Other features of oral thrush include the following signs and symptoms:
Sometimes, in severe cases of oral thrush, the infection can spread to your oesophagus causing difficulty in swallowing referred to as dysphagia. It can also cause a feeling of food stuck at the back of your throat and fever.
In people with a weaker immune system can get much worse. This infection could spread throughout your body including your lungs, liver and skin in these people.
How is thrush diagnosed?
Your physician or dentist can easily diagnose oral thrush with just the examination of your mouth. The characteristic white plaques with a resemblance to milk curd or cottage cheese helps in the diagnosis of thrush. However, if ever a suspicion about the diagnosis arises, then your physician or dentist may take a small amount of the scraping from the whitish lesions and will have a look under the microscope. The characteristic fungi shape will help them to diagnose oral thrush in you.
If your candidiasis infection has spread to your oesophagus and below, then other methods will be needed to diagnose thrush. Such tests include:
- Throat culture – Using a sterile throat swab, your physician will take a throat swab and will send this to look at the microorganisms under a microscope.
- Upper gastrointestinal endoscopy – This procedure is usually done by a gastroenterologist and is helpful to look for candidiasis infections in your oesophagus or the stomach. During this procedure, they insert a small tube with a video attached to it, to examine your oesophagus and stomach. If any white patches are discovered, then they will take a small biopsy from them for microscopy to confirm the diagnosis.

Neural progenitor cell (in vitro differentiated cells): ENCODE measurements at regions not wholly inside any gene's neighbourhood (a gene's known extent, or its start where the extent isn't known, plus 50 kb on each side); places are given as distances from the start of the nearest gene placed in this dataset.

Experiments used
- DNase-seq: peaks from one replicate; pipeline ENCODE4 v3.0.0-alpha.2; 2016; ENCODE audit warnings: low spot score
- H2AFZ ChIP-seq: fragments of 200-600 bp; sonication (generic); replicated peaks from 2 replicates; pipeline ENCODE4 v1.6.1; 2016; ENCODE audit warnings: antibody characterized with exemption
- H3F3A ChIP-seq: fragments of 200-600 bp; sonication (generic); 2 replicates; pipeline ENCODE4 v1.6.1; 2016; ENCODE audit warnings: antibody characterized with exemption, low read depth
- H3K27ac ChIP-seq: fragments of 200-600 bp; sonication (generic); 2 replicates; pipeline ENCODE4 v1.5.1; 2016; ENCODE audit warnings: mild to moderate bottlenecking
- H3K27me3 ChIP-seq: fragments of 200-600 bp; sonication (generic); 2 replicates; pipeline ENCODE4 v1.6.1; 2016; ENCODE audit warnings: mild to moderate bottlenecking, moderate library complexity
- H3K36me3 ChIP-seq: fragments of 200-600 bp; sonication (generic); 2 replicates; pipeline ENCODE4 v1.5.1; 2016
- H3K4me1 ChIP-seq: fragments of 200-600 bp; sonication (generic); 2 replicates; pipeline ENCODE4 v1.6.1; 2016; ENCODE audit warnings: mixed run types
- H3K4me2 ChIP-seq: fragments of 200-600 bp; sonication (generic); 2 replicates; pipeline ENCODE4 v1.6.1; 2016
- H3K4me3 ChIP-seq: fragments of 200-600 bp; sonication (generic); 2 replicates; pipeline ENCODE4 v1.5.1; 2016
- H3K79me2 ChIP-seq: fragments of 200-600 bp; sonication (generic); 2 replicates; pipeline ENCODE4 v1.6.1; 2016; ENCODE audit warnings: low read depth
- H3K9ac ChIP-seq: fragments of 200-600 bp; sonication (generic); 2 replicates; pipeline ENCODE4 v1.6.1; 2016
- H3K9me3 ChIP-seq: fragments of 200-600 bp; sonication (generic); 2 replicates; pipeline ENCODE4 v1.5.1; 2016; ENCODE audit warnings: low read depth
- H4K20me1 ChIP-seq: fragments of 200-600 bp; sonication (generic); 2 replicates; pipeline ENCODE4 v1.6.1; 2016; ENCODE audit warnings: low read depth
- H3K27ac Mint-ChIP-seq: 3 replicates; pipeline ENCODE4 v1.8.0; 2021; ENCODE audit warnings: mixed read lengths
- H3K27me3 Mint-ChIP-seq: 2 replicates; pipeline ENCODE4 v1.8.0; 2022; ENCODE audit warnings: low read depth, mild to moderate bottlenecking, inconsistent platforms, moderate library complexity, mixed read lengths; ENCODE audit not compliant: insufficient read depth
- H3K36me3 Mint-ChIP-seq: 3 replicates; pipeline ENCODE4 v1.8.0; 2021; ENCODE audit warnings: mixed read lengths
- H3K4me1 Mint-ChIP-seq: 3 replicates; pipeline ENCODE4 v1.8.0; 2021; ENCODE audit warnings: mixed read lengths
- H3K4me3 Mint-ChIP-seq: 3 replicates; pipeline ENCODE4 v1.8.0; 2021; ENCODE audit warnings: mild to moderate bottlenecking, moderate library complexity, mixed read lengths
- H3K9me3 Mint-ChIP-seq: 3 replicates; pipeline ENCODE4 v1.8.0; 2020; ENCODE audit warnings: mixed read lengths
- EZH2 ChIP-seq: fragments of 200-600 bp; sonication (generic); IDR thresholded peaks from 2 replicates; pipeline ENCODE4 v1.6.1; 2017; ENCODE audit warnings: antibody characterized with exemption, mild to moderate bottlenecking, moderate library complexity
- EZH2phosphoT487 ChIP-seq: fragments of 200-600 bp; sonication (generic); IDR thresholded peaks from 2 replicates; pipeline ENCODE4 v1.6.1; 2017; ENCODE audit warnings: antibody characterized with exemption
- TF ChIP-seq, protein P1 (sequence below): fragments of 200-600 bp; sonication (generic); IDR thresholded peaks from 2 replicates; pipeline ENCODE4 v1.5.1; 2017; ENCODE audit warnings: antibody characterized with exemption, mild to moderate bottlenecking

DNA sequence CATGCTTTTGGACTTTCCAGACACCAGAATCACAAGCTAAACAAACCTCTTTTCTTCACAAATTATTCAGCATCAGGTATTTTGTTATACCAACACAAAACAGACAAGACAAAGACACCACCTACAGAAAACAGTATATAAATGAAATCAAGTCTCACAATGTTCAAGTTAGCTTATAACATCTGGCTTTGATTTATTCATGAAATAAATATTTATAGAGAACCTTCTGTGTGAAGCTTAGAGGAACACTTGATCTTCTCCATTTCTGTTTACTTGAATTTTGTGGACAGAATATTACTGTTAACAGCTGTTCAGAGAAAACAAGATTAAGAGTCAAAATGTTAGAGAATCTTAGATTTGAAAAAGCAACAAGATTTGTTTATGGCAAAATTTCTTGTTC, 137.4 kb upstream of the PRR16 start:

- X-rays of your oesophagus
How is oral thrush treated?
Upon knowledge of suffering from this condition, do not rush to use over the counter drugs unless prescribed by the doctor. There are several causes and the results of the diagnosis done will lead in determining the necessary medication alongside something else. Read below for more information.
Healthy individuals can be easily treated with anti-fungal medications to treat oral thrush. On the other hand, treatment will be difficult in those with a weakened immune system. Anti-fungal medications come in several forms including tablets, lozenges or liquids and they are supposed to be taken for a period of 10 to 14 days.
The drug that will be prescribed to you will be decided by your physician depending on your age and the cause of infection.
Since oral thrush can be the result of several other medical conditions, your physician may ask you to run out further tests to exclude these possibilities. If such medical problem is detected, then treatment for it will be started.
Apart from the anti-fungal medication, other measures like controlling of your diabetes, and stopping smoking should also be carried out to gain complete cure. However, infants and toddlers do not require any treatment unless it has been persisting for several weeks, reduced feeding, the baby has lost weight or any combination of these symptoms. If such circumstances develop, take your child to a pediatrician as early as possible. They may start an anti-fungal such as Nystatin to cure the infection.